What is PMI and how to get rid of it
Real estate lenders are generally happy to lend anybody money. Assuming a half-way decent credit rating, any potential home buyer can secure a loan for a house. Why? Because these transactions are secured by a very valuable asset: the home itself. If a borrower defaults on a loan, the risk for the lender is often only the difference between the value of the home and the amount outstanding on the loan, less the amount it costs them to foreclose and resell the property.
For this reason, lenders are very wary of lending more than a certain percentage of a home's value. Traditionally, this has been 80 percent. The cushion this provides the lender helps ensure that their losses from loan defaults are kept to a minimum.
For several years, however, it has become increasingly more common to see home buyers using down payments of 10, 5 or even 0 percent. Naturally, loaning this much presents the lenders with a lot more risk. To offset this risk, these transactions often require Private Mortgage Insurance or PMI. This supplemental policy protects the lender's interest in monies loaned above the 80 percent to value, in case a borrower defaults on the loan and the resale value and expenses of resale of the house does not satisfy the lender's monies loaned.
PMI approximates 1/4 of 1 percent of the loan and is commonly rolled into the mortgage payment. This additional fee is not dropped until the loan balance has dropped below the original 80 percent threshold. This occurs naturally, of course, as the home owner pays down the principal on the loan. On a typical 30-year loan, however, it can take many years to reach that point. Lenders typically will drop the PMI payment sooner if loan payments have been on time, the loan has been in place long enough to meet the lender's requirements and an appraisal, from an approved appraiser for that lender, is completed and delivered to the lender showing that the current value of the house has increased enough to cover the difference between the 80 percent and 100 percent of the original loan.
Until recently lenders were under no obligation to tell home owners when they had reached a point where the PMI can be dropped. That all changed in 1999, when the Homeowners Protection Act took effect. In most cases, this law now obligates lenders to terminate the PMI when the principal balance of the loan reaches 78 percent of the original loan amount. Savvy homeowners can get off the hook a little earlier. The law stipulates that, upon request of the home owner, the PMI must be dropped when the principal amount reaches only 80 percent!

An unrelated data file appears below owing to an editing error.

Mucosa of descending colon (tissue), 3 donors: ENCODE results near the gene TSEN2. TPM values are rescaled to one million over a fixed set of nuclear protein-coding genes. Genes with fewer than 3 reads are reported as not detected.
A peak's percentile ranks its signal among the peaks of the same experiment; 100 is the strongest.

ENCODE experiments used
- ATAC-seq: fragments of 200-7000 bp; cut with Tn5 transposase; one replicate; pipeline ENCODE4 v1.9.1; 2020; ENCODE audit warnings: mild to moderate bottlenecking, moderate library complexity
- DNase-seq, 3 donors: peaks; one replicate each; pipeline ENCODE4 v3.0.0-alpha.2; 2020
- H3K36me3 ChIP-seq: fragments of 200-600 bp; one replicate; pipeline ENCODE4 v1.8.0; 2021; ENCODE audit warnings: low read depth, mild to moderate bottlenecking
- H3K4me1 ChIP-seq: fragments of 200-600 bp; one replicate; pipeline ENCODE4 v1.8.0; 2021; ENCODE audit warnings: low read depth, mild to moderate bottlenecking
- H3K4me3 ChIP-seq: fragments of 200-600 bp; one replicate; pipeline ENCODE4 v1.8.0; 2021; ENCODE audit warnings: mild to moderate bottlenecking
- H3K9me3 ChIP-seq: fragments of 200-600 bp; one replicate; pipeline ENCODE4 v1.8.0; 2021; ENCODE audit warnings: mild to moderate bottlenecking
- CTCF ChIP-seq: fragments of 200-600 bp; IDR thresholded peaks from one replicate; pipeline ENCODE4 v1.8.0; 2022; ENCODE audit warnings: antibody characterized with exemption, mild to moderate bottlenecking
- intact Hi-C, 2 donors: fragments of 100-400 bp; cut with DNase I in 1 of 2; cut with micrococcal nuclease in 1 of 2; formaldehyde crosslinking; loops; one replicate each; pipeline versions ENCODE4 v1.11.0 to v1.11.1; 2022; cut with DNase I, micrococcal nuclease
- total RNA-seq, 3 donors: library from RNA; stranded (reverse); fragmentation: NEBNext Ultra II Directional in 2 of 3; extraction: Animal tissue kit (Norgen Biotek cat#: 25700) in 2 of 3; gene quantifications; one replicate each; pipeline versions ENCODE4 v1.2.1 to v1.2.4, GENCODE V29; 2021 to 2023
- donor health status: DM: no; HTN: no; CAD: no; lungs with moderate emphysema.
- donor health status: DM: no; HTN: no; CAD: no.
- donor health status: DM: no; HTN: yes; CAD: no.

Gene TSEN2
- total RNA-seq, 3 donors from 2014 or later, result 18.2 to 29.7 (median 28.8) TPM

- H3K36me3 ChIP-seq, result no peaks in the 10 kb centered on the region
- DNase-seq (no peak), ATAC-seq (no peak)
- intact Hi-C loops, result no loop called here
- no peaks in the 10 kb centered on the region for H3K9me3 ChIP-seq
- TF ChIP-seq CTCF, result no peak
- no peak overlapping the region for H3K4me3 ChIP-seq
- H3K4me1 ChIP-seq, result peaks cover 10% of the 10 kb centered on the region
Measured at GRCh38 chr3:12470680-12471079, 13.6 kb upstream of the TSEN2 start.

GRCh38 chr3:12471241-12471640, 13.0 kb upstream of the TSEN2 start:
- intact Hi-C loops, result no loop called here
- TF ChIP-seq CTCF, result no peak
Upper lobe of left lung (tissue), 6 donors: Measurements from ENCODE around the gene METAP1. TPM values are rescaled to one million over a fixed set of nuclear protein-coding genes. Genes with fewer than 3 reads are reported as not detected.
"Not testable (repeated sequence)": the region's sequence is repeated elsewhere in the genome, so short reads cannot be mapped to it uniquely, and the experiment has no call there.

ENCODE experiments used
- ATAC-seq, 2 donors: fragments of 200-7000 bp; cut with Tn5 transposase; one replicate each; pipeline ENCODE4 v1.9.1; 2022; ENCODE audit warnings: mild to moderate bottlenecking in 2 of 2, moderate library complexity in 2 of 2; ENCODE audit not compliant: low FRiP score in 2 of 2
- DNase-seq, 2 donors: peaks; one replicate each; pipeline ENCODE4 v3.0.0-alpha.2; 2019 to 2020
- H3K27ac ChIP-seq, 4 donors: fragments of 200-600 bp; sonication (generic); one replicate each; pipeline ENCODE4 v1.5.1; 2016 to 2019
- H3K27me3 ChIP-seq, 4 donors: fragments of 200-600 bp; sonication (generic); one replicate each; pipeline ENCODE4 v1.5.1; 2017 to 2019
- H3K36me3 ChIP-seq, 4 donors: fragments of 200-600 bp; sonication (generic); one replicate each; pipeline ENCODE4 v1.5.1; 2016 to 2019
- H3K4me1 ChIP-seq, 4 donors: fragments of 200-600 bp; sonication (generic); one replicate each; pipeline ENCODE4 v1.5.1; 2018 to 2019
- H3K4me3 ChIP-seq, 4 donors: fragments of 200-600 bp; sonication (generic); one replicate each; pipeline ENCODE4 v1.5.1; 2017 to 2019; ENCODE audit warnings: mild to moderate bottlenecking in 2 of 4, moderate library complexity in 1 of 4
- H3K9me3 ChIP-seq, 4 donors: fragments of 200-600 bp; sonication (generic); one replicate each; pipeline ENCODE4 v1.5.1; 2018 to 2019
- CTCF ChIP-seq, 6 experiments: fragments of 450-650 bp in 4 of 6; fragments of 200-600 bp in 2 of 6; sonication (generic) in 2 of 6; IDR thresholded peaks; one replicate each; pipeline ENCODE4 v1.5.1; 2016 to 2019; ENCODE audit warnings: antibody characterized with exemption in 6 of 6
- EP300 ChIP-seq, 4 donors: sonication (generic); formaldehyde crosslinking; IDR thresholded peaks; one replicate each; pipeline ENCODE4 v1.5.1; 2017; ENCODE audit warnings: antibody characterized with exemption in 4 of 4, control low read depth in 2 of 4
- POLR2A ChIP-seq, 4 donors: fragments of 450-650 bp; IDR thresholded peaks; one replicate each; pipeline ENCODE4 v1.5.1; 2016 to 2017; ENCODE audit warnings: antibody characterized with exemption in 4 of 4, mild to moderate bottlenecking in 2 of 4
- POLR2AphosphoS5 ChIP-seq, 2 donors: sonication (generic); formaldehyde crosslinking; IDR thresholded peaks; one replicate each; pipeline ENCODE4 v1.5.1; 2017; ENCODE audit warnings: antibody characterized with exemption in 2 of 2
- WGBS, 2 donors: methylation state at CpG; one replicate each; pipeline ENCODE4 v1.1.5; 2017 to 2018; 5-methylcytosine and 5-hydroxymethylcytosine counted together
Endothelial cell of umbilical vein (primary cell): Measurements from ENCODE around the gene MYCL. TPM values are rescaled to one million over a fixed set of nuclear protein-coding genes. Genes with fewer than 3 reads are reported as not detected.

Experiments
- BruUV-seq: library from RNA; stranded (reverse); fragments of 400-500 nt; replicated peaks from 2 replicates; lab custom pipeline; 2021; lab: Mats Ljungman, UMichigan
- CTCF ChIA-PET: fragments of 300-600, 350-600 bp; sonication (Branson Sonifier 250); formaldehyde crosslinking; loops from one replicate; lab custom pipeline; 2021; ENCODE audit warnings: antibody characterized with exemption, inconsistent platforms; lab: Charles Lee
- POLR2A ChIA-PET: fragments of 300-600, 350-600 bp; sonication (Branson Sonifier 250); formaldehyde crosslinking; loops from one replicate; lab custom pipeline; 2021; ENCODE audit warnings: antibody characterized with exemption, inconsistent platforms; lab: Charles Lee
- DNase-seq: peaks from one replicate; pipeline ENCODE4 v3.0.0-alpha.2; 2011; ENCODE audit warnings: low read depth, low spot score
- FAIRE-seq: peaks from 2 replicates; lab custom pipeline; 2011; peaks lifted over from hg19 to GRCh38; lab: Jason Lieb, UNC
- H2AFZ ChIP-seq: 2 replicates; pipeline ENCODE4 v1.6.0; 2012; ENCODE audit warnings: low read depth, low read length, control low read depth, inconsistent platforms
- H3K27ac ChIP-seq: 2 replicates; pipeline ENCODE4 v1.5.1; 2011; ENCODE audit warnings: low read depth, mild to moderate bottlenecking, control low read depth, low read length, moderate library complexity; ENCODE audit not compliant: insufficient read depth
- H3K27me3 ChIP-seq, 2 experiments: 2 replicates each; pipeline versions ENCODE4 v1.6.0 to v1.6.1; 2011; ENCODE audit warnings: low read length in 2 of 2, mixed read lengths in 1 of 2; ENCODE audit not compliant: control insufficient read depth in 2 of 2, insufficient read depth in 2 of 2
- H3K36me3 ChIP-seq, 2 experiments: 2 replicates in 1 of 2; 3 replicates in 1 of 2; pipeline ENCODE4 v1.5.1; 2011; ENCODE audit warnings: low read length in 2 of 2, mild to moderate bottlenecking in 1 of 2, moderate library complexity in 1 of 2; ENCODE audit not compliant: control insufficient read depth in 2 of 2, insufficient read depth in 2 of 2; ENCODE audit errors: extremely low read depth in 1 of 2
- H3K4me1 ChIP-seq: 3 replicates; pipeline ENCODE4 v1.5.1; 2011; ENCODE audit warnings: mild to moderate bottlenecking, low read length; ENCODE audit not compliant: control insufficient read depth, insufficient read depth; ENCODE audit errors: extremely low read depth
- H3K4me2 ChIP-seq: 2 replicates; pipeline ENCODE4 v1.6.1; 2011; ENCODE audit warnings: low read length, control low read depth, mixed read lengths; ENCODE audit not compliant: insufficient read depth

It is important to note that this law only applies to home loans - whether first time or refinances - that closed after July, 1999. Also certain other conditions must be met, such as being current on the loan payments. Buyers that purchased before July 1999 can also have their PMI removed, but they must initiate the process typically with a current appraisal from an approved lender appraiser that satisfies the lender's requirements.
Many areas of the United States have seen significant gains in the value of real estate over the past decade. In fact, certain areas have seen appreciation levels of 100 percent or more. Even those people living in areas with more modest gains may find that the value of their property has quickly grown to the point where the amount of principal they owe on their loan is less than 80 percent of the home's current value.
The hardest thing for most home owners to know is just when does their home equity rise above this magical 20 percent point? A certified, licensed real estate appraiser can certainly help. It is an appraiser's job to know the market dynamics of their area. They know when property values have risen - or declined. Many appraisers offer specific services to help customers find the value of their homes and remove PMI payments. Faced with this data, the mortgage company will most often eliminate the PMI with little trouble. The savings from dropping the PMI usually pays for the appraisal in a matter of months. At which time, the home owner can enjoy the savings from that point on.
For more information on PMI and the Homeowners Protection Act, try one of these links:
Cancellation of Private Mortgage Insurance: Federal Law May Save You Hundreds of Dollars Each Year
Private Mortgage Insurance (PMI): Law Requires Lenders to Cancel PMI